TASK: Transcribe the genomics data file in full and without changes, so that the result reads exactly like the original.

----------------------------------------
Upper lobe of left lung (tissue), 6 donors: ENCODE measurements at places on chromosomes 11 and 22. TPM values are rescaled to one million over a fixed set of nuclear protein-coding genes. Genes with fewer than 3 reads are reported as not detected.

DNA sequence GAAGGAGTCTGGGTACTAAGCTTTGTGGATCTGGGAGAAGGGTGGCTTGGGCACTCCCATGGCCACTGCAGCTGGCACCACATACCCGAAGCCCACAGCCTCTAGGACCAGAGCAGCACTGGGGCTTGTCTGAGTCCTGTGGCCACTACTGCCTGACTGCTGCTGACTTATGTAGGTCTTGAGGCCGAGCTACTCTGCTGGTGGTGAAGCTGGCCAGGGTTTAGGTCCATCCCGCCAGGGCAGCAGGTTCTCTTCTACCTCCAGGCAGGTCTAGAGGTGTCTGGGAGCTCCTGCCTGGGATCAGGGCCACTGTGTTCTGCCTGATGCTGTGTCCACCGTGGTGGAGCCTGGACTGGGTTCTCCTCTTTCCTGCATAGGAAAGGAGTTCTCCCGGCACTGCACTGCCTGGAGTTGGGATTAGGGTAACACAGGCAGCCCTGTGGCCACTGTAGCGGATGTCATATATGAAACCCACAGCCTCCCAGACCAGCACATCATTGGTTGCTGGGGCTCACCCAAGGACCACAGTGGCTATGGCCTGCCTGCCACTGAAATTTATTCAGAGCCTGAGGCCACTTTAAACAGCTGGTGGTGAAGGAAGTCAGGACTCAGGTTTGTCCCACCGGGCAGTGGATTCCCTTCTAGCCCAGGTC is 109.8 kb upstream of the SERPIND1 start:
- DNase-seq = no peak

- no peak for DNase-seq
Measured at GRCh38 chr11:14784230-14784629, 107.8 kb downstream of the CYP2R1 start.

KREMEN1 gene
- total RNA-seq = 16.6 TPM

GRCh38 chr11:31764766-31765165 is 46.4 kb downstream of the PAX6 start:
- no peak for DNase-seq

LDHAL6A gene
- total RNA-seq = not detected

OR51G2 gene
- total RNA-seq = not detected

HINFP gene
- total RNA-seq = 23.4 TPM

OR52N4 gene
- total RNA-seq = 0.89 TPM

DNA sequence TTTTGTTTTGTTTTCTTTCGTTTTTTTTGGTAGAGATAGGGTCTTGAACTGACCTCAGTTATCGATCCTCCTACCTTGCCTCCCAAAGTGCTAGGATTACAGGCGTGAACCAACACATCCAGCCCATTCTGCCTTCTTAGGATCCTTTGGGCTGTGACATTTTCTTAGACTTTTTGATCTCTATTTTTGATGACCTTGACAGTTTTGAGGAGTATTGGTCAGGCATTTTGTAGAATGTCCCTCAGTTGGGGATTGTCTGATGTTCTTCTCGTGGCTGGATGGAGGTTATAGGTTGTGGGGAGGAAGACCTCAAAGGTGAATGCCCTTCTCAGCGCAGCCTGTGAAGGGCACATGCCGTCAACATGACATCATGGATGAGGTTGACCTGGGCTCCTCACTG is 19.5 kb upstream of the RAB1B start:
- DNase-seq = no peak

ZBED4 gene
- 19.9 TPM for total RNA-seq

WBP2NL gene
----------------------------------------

Upper lobe of left lung (tissue), 6 donors: ENCODE measurements at places on chromosomes 11 and 22. TPM values are rescaled to one million over a fixed set of nuclear protein-coding genes. Genes with fewer than 3 reads are reported as not detected.

DNA sequence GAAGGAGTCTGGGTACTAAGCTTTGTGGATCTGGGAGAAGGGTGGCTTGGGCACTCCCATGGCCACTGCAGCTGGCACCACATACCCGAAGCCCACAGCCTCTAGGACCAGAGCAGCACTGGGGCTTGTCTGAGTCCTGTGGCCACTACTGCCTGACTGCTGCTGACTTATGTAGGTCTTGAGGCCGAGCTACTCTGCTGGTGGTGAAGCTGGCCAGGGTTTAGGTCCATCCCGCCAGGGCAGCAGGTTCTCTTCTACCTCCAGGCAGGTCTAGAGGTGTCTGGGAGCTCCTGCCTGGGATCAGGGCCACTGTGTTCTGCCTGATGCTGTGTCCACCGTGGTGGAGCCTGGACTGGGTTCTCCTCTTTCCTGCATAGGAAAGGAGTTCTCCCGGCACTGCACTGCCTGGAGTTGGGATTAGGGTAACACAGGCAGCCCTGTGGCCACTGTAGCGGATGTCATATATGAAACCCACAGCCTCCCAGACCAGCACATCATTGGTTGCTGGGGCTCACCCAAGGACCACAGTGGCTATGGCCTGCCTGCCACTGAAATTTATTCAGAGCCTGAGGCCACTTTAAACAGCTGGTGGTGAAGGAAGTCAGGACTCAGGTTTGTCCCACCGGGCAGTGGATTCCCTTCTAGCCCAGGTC is 109.8 kb upstream of the SERPIND1 start:
- DNase-seq = no peak

- no peak for DNase-seq
Measured at GRCh38 chr11:14784230-14784629, 107.8 kb downstream of the CYP2R1 start.

KREMEN1 gene
- total RNA-seq = 16.6 TPM

GRCh38 chr11:31764766-31765165 is 46.4 kb downstream of the PAX6 start:
- no peak for DNase-seq

LDHAL6A gene
- total RNA-seq = not detected

OR51G2 gene
- total RNA-seq = not detected

HINFP gene
- total RNA-seq = 23.4 TPM

OR52N4 gene
- total RNA-seq = 0.89 TPM

DNA sequence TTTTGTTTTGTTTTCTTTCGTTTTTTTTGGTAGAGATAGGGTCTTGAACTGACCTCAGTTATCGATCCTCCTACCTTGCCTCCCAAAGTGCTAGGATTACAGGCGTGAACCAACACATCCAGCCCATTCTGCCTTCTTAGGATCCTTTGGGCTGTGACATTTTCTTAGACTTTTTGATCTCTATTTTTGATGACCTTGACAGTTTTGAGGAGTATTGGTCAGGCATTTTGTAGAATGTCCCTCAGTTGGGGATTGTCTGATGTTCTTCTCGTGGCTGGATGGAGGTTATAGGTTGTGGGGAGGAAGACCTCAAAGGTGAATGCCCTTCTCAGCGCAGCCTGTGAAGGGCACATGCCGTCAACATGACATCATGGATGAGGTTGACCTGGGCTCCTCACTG is 19.5 kb upstream of the RAB1B start:
- DNase-seq = no peak

ZBED4 gene
- 19.9 TPM for total RNA-seq

WBP2NL gene